This is a guest blog from our friend Michelle - an expat living in Seoul - about her first trip to Russia:
For my first visit to Moscow, I decided to stay at a famously social hostel called Godzilla to absorb information and tips from fellow travellers (They also helped with the invitation letter for my visa). On my first day, I signed up for a free walking tour to get my bearings. On the tour we walked by some iconic sites such as Saint Basils Cathedral, the Kremlin, Red Square and Lenin’s Mausoleum, as well as other lesser known spots such as a church that turned into a KGB office and the Romanov museum - the house of the last Tsar of Russia.
After the tour I went to a “restaurant” close to the Romanov museum where local monks eat lunch. The food was simple but tasty and of course some sort of stew was included. Without knowing Russian, it would be impossible to decipher the menu. Luckily I met someone on my tour who was studying the language. Later we went to old Arbat street, a pedestrian street not too far from the museum that has many restaurants, bars and tourist shops where you can buy Ushanka hats and nesting dolls. I found after I arrived that Russian winter begins right at the end of August and it was a lot colder than I expected.
Moscow has some of the most beautiful architecture I’ve ever seen. It’s like numerous European cities joined into one. The colors and detail of each building are magnificent. I walked to Red Square which is where most iconic sites can be found. First I went inside Saint Basils Cathedral. This is the place most people think looks like colorful ice-cream cones. If you think the outside is impressive wait until you walk in. There are floor to ceiling, ornate religious murals in each of its 9 chapels, and if you’re lucky, you can hear a choir playing live in one of them. After I left, I walked to Lenin’s mausoleum which is also in Red Square, right in front of the Kremlin. It was very strange to think I would be seeing the body of a dead man inside but I figured when else would I have the opportunity for this? Right outside the mausoleum is where Stalin is buried. His body used to be right next to Lenin’s but they moved it because they finally realized he was a tyrant and an all-around bad guy. The sight of his body wasn’t as strange as I thought it would be, probably because he looked like a wax figure. After that experience I walked to GUM, the most audacious yet spectacular department store I’ve ever seen. Even though it's one the most expensive places to shop in Moscow, you might be surprised to find out they have reasonably priced restaurants with authentic Russian food. You have to try the borscht!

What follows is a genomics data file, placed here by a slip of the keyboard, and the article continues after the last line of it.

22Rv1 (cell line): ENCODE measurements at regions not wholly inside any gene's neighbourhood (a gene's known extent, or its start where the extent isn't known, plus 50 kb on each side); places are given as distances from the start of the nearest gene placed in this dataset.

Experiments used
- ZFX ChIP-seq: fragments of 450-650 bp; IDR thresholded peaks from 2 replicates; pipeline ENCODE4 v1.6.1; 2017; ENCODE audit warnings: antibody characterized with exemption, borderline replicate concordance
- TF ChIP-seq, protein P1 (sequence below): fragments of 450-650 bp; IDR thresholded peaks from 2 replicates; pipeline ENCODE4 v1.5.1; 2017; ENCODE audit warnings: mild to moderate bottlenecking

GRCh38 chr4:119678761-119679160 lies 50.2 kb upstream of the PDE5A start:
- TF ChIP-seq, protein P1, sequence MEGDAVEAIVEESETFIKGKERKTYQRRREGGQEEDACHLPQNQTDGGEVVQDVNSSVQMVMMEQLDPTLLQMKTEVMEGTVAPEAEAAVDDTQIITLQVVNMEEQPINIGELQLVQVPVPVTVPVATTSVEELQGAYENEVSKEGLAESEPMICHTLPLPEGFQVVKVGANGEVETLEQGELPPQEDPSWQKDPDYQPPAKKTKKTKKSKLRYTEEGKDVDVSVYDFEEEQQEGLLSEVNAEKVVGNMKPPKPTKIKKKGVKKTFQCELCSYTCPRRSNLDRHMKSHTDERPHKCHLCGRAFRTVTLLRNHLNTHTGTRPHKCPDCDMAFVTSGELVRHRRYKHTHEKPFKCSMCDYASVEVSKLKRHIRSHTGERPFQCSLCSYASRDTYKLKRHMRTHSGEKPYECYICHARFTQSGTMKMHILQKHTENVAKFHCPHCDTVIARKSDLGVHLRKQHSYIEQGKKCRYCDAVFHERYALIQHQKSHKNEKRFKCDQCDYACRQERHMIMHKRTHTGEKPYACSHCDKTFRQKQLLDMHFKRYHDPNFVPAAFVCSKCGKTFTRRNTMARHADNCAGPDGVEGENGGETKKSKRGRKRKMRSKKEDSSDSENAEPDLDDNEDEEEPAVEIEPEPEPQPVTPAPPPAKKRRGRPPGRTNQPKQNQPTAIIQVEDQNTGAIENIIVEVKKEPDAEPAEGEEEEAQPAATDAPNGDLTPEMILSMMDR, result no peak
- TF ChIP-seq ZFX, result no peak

After taking a break from the cold and resting my feet, I walked to the Cathedral of Christ the Saviour. You can’t miss this site! For one, it’s a massive white building with huge golden domes. And two, it is the start of a passageway across the river. Originally built in 1860 and then rebuilt in 1990 it is an impressive structure with beautiful paintings and arched passages. A fun fact, after it was demolished, it was tuned into the largest open air swimming pool in the world. Apparently many people still miss it. One thing to look out for is the painting of the Romanov family as they were turned into saints in 1981. Something to note is that women must cover their hair and knees when walking into any cathedral in Russia and men are not allowed to cover their heads. Right next to the cathedral is a great restaurant that is very cozy and has amazing views of the cathedral. I would stop in and have a slightly overpriced cocktail or coffee.